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When interest rates rise, it’s common for some homebuyers to explore whether an adjustable rate mortgage would make sense for them.
With an ARM, as it’s called, the appeal is its lower initial interest rate compared with a traditional 30-year fixed-rate mortgage. Yet down the road, that rate can change, and sometimes not to your benefit.
“There is a lot of variability in the specific terms as to how much the rates can go up and how quickly,” said certified financial planner David Mendels, director of planning at Creative Financial Concepts in New York.
“No one can predict what rates will do, but one thing is clear — there is a whole lot more room on the upside than there is on the downside,” Mendels said.
Interest rates remain low from a historical perspective but have been generally rising amid a housing market that already is posing affordability challenges for buyers. The median list price of a home in the U.S. is $447,000, up 17.6% from a year ago, according to Realtor.com.
The average fixed rate on a 30-year mortgage is 5.09%, up from below 3% in November and the highest it’s been since 2018, according to the Federal Reserve Bank of St. Louis. By comparison, the average introductory rate on one popular ARM is at 4.04%.
Roughly 9.4% of mortgages were ARMs as of late May, according to the Mortgage Bankers Association. That’s down from earlier in the month (10.8%), but above 3.1% in January.
With these mortgages, the initial interest rate is fixed for a set amount of time. After that, the rate could go up or down, or remain unchanged. That uncertainty makes an ARM a riskier proposition than a fixed-rate mortgage. This holds true whether you use an ARM to purchase a home or to refinance a loan on a home you already own.
If you’re exploring an ARM, there are a few things to know.
For starters, consider the name of the ARM. For a so-called 5/1 ARM, for instance, the introductory rate lasts five years (the “5”) and after that the rate can change once a year (the “1″).
Some lenders also offer ARMs with the introductory rate lasting three years (a 3/1 ARM), seven years (a 7/1 ARM) and 10 years (a 10/1 ARM).
Aside from knowing when the interest rate could begin to change and how often, you need to know how much that adjustment could be and what the maximum rate charged could be.
“Don’t just think in terms of a 1% or 2% increase,” Mendels said. “Could you cope with a maximum increase?”
Mortgage lenders employ an index and add an agreed-upon percentage point (called the margin) to arrive at the total rate you pay. Commonly used benchmarks include the one-year Libor, which stands for the London Interbank Offered Rate, or the weekly yield on the one-year Treasury bill.
So if the index used by the lender is at 1% and your margin is 2.75%, you’ll pay 3.75%. After five years with a 5/1 ARM, if the index is at, say, 2%, your total would be 4.75%. But if the index is at, say, 5% after five years? Whether your interest rate could jump that much depends on the terms of your contract.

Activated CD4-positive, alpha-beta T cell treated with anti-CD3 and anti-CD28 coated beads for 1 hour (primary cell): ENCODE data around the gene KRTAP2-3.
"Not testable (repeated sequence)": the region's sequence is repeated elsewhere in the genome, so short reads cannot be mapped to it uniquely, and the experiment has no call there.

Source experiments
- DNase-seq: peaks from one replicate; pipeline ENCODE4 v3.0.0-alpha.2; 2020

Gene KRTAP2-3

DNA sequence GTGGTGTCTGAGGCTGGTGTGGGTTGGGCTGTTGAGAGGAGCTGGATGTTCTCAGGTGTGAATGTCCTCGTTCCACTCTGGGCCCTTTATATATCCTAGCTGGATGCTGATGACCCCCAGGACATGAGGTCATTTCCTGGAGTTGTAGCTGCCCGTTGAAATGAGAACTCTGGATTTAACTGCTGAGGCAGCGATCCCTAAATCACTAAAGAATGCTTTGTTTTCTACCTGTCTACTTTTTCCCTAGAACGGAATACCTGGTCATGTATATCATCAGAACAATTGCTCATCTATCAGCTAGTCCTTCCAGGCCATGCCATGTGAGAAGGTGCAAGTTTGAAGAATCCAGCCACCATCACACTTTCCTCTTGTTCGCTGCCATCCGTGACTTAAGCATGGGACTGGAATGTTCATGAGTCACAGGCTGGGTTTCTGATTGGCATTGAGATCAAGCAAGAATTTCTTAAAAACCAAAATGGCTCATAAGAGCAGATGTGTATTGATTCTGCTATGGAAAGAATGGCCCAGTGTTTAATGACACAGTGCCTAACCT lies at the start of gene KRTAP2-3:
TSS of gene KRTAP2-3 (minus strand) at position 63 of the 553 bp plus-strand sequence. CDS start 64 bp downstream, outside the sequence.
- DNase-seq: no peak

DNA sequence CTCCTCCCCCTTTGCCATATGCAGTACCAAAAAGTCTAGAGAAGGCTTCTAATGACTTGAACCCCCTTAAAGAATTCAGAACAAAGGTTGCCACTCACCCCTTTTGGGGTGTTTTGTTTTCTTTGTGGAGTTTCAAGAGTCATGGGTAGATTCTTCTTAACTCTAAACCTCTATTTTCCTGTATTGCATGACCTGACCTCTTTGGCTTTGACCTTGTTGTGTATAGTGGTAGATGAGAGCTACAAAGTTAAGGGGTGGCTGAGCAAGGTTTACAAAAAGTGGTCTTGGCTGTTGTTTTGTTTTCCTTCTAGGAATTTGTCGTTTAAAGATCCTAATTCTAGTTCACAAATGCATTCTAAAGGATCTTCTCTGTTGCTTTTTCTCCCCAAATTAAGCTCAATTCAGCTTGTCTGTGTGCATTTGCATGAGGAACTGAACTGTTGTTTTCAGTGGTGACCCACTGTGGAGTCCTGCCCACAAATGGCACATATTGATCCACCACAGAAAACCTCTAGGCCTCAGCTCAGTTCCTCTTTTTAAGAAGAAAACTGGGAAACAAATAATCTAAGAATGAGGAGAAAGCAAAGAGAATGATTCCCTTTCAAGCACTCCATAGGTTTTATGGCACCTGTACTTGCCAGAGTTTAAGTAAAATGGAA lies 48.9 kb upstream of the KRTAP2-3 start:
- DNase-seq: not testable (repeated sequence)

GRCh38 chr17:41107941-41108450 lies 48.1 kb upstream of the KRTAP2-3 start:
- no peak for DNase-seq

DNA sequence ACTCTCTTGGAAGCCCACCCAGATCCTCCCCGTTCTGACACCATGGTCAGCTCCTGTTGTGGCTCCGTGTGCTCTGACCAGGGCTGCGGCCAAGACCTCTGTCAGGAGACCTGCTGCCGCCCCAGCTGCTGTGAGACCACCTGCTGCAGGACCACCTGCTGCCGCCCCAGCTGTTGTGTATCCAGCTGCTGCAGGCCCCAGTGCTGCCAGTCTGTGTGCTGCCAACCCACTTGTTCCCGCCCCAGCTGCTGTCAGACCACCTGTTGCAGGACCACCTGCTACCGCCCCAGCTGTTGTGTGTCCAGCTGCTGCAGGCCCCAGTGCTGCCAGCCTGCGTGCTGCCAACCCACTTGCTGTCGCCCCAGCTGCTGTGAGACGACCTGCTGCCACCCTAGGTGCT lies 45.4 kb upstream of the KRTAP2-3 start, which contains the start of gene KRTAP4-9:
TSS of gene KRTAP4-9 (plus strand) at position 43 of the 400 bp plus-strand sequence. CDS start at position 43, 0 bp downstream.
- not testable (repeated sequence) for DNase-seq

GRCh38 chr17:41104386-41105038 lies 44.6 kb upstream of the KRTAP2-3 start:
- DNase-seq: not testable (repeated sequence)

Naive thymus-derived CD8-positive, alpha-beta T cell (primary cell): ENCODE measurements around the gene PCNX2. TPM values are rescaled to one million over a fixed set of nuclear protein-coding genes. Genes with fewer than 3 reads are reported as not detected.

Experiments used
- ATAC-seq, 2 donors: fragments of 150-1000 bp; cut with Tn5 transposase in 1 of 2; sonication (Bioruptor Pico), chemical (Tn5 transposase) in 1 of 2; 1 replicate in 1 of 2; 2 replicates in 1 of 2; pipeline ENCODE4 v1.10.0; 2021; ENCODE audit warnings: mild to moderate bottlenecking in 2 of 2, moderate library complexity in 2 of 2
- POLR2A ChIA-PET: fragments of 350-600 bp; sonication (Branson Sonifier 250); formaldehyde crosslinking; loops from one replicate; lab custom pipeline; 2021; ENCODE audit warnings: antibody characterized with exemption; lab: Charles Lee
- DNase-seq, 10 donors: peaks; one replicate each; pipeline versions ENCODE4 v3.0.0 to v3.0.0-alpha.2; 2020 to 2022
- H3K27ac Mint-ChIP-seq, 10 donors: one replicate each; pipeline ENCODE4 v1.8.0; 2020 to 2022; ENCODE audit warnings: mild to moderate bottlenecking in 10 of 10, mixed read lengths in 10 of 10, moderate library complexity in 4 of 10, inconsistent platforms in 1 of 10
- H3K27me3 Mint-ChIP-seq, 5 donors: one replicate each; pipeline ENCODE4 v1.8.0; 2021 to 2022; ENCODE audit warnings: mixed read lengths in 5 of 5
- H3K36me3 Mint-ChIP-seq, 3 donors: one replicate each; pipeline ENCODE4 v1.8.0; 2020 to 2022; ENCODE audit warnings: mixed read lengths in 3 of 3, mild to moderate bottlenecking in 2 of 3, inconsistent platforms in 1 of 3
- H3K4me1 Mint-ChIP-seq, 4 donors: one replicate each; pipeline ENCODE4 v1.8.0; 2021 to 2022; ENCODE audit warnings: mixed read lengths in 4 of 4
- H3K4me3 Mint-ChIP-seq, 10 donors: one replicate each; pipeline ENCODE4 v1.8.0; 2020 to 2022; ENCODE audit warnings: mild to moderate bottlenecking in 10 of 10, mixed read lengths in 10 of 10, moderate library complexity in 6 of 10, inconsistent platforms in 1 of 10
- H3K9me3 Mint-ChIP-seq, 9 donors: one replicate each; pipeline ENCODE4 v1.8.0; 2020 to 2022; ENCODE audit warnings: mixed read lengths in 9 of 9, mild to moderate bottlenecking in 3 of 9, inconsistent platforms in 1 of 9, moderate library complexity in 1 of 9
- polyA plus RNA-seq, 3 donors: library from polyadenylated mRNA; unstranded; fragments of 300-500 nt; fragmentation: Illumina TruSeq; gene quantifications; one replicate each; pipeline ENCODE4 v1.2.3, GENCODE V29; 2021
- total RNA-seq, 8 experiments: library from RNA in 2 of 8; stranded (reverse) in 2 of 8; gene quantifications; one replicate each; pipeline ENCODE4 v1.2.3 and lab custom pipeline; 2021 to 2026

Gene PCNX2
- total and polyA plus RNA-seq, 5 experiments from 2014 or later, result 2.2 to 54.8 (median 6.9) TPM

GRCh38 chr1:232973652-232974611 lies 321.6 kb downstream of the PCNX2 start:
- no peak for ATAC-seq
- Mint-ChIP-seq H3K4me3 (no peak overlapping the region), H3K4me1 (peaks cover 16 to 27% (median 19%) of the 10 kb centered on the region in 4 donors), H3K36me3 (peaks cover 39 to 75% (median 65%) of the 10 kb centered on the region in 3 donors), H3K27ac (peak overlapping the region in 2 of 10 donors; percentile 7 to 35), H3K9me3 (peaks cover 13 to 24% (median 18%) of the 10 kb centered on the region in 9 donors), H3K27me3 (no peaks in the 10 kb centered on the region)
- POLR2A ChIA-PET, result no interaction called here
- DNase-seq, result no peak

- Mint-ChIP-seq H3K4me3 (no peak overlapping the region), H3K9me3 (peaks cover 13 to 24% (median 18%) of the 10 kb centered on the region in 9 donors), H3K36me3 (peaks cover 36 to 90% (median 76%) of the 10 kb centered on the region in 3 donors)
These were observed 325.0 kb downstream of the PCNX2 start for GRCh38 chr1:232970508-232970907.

An ARM generally comes with caps on the annual adjustment and over the life of the loan. However, they can vary among lenders, which makes it important to fully understand the terms of your loan.
- Initial adjustment cap. This cap says how much the interest rate can increase the first time it adjusts after the fixed-rate period expires. It’s common for this cap to be 2% — meaning that at the first rate change, the new rate can’t be more than 2 percentage points higher than the initial rate during the fixed-rate period.
- Subsequent adjustment cap. This clause shows how much the interest rate can increase in the adjustment periods that follow. This number is commonly 2%, meaning that the new rate can’t be more than 2 percentage points higher than the previous rate.
- Lifetime adjustment cap. This term means how much the interest rate can increase in total over the life of the loan. This cap is often 5%, meaning that the rate can never be 5 percentage points higher than the initial rate. However, some lenders may have a higher cap.
An ARM may make sense for buyers who anticipate moving before the initial rate period expires. However, because life happens and it’s impossible to predict future economic conditions, it’s wise to consider the possibility that you won’t be able to move or sell.
“I’d also be concerned if you do an ARM with a low down payment,” said Stephen Rinaldi, president and founder of Rinaldi Group, a mortgage broker. “If the market corrects for whatever reason and home values drop, you could be underwater on the house and unable to get out of the ARM.”
Rinaldi said ARMs tend to make the most sense for more expensive homes because the amount saved with the initial rate can be thousands of dollars a year.
For a mortgage less than $200,000, the savings are less and may not be worth choosing an ARM over a fixed rate, he said.